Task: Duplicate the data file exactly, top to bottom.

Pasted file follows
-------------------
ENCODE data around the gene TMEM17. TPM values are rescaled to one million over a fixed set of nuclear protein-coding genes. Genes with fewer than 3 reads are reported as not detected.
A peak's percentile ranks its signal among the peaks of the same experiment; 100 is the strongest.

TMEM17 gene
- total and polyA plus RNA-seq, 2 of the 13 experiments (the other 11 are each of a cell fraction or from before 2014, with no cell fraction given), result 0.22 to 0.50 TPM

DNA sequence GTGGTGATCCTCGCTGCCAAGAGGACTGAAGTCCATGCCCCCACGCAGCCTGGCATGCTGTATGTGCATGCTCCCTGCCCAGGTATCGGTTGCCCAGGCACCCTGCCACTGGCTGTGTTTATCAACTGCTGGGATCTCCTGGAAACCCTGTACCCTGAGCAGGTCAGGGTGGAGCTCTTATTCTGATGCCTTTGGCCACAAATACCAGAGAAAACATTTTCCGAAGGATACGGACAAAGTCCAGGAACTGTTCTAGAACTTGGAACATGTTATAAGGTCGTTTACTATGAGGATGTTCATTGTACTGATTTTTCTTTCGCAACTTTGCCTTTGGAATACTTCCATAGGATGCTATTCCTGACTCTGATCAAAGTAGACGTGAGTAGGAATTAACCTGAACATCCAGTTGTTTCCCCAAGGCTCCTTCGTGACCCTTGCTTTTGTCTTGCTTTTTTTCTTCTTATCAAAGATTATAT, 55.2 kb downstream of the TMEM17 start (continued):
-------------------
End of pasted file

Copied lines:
ENCODE data around the gene TMEM17. TPM values are rescaled to one million over a fixed set of nuclear protein-coding genes. Genes with fewer than 3 reads are reported as not detected.
A peak's percentile ranks its signal among the peaks of the same experiment; 100 is the strongest.

TMEM17 gene
- total and polyA plus RNA-seq, 2 of the 13 experiments (the other 11 are each of a cell fraction or from before 2014, with no cell fraction given), result 0.22 to 0.50 TPM

DNA sequence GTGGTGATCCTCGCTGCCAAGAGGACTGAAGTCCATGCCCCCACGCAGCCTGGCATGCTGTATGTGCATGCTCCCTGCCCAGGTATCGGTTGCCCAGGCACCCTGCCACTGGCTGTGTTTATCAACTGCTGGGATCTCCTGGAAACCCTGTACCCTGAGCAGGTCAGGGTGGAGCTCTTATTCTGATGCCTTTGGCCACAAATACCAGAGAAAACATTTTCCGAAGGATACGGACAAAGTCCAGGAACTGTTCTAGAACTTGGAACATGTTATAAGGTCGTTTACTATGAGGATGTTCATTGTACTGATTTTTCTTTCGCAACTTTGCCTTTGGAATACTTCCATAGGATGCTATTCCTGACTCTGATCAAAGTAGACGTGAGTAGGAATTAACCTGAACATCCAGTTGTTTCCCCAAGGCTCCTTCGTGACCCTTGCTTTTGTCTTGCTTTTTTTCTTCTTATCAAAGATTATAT, 55.2 kb downstream of the TMEM17 start (continued):